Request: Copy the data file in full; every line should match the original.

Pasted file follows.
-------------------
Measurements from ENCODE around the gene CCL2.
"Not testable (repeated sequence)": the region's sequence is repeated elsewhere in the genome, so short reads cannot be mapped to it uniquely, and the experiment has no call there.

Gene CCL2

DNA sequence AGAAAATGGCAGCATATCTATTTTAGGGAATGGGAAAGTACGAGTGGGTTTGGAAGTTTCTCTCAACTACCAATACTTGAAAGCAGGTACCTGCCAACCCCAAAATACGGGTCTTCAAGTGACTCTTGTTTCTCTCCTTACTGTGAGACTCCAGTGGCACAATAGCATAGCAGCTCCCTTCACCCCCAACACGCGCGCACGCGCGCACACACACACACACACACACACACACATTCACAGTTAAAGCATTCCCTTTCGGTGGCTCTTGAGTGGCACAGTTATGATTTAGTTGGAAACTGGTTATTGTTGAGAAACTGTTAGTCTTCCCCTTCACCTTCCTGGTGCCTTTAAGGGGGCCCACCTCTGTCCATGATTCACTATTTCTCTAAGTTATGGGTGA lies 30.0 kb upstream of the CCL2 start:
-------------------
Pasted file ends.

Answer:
Measurements from ENCODE around the gene CCL2.
"Not testable (repeated sequence)": the region's sequence is repeated elsewhere in the genome, so short reads cannot be mapped to it uniquely, and the experiment has no call there.

Gene CCL2

DNA sequence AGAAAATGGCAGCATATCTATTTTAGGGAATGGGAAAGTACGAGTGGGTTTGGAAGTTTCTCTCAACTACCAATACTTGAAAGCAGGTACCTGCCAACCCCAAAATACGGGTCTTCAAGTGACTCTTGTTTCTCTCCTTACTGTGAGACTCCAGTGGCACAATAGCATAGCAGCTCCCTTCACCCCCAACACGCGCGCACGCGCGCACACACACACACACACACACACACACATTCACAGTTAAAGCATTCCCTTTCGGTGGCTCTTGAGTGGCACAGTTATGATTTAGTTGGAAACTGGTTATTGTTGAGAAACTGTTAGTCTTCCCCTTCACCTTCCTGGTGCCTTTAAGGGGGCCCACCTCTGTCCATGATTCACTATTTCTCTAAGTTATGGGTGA lies 30.0 kb upstream of the CCL2 start: